http://www.amazon.com/dp/B005ZIT5DK

A woman as Secretary General of the UN? Diplomats laugh at the idea. But Pilar Marti rises above their doubts and takes on the job.
The big five, the security council – Russia, France, Britain, the US and China — veto a proposal to help starving people in Somalia. Pilar responds by proposing to get rid of the big five. Logic is on her side – rule by five is undemocratic. However, power and money stand against her. The Washington elite react to her ideas with intrigue, diplomatic maneuvers, and ultimately attempts on her life.

In 1965 a young priest had a choice to make. Stand by his convictions and participate in a march in Selma, Alabama or tread softly and abide by the orders from his superiors? Ed Griffin has spent his life on the outside, waging a war against social injustices.

Young Catholic priest, JP Lacey, finds himself falling in love with a young woman, Caitlin O’Neil, who helps him with youth in the parish. Everything he learned in the seminary tells him this is wrong. Caitlin, likewise, learned that falling in love with a priest was a deadly sin. A dynamic union organizer has proposed to Caitlin, while a wild ex-nun shows JP one way to leave the priesthood, while a self-educated church janitor counsels a different way.

Taking a Break

Posted: November 2, 2014 by Ed Griffin in Uncategorized

I’ve had prostate cancer for eighteen years. Recently, it took a turn for the worse, draining me of energy. The Vancouver Cancer Agency has a special clinic devoted to prostate cancer. My doctor there put me on a new trial medication which hopefully will reduce the cancer. As with all such medications the first side effect is fatigue, and this time they weren’t kidding.

I hope to return to writing these two blogs in the near future. Thank you for your continued support.

Ed

It seems to me that I am always criticizing our prison system. But yesterday I had a very positive experience in a local pre-trial center.

I had the privilege of taking a famous writer to this facility. As you probably know, pretrial facilities separate people, so that those who were in a crime together cannot work on their stories. As a result there are many separate sections in pretrial, and they can’t be mixed.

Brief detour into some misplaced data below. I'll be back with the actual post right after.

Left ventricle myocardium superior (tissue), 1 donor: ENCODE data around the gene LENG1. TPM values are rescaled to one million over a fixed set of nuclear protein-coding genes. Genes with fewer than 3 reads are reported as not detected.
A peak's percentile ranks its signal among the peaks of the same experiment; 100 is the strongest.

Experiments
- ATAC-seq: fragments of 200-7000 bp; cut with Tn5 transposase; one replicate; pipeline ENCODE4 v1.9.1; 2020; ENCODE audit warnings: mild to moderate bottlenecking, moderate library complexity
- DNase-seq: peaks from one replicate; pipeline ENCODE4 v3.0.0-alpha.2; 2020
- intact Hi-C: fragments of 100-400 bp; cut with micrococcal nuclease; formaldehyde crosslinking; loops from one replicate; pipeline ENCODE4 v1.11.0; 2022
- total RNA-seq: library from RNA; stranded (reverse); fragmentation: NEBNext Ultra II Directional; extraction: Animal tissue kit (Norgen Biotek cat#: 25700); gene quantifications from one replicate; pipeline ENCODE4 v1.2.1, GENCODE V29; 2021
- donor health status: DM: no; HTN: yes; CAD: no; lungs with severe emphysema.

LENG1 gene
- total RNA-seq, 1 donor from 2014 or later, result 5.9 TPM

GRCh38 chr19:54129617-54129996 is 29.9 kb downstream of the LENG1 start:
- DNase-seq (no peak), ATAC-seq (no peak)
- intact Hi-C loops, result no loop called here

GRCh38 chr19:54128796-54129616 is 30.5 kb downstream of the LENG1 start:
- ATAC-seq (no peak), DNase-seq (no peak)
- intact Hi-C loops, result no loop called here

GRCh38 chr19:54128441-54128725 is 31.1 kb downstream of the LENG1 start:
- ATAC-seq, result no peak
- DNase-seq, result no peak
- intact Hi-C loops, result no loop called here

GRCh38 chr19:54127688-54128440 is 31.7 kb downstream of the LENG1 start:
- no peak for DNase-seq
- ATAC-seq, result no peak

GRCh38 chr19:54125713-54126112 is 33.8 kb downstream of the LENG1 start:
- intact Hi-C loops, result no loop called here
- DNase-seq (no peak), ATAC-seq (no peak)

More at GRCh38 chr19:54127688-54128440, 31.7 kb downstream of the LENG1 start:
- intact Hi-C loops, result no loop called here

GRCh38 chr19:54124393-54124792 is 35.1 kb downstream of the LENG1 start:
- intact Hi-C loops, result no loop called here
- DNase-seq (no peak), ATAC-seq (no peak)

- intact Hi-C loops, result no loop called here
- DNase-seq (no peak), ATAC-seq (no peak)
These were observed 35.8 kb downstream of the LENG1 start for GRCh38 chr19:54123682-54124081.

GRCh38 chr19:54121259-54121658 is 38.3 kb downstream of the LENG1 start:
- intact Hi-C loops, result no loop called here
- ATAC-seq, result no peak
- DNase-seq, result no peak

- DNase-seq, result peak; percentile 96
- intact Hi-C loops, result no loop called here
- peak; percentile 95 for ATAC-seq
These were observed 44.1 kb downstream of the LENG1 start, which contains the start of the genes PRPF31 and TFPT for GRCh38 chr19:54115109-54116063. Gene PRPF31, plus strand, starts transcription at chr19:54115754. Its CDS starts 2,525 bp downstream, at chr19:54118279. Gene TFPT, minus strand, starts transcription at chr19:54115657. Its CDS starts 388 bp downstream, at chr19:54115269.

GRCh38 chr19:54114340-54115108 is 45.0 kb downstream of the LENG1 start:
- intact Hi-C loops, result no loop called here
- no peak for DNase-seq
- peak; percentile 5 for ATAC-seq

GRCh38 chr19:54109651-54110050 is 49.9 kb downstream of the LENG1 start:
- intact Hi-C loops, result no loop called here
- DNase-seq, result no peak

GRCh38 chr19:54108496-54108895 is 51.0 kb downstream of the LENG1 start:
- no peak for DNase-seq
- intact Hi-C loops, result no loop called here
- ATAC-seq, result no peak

The famous writer did not object to speaking to only two of the six or so units. She was her usual engaging, personal self. Nothing was a problem for her, having her picture taken with the men, moving through all the heavy metal doors, and repeating her talk three times, twice to the men and once to the staff.

Everyone was in a good mood. Was it her charm? Was it the fact of having a NYTimes best seller visit them? Was it that I only saw a small segment of the staff and of the inmates?

Whatever, the morning was filled with laughter and good cheer. There are staff who are human beings and inmates who know how to get along with staff.

It was a lesson for a critical person like me.

300 convicts and their families are shipped to a remote Alaskan island. An island with dangerous winds and no escape. Fighting against hardened criminals and the lethal menace of the wind, one man tries to build a society. Or at least survive…

Prison officials are experts at euphemism. Just a reminder as to what euphemism is:

The substitution of an inoffensive term for one considered offensively explicit, as in

Pre-owned for used or second-hand

Enhanced interrogation for torture

Wind for belch or fart

Convenience fee for surcharge

“Neutralize” for “kill”

 

Correctional Centers for prisons. Very few get ‘corrected.’

Convicted offenders are called ‘inmates,’ labeling them as institutionalized and powerless, instead of calling them ‘prisoners.’

‘Feeding Time” is for prisoners. ‘Meal Time’ is for staff.

Guards are just that, they keep prisoners from escaping.

They are not ‘correctional officers,’ living unit officers, classification officers etc.

For more on this, see the latest edition of Out of Bounds, from the prisoners at William Head Prison, page 23

I, for one, fail many times to avoid the euphemisms associated with prison. It’s something to work on.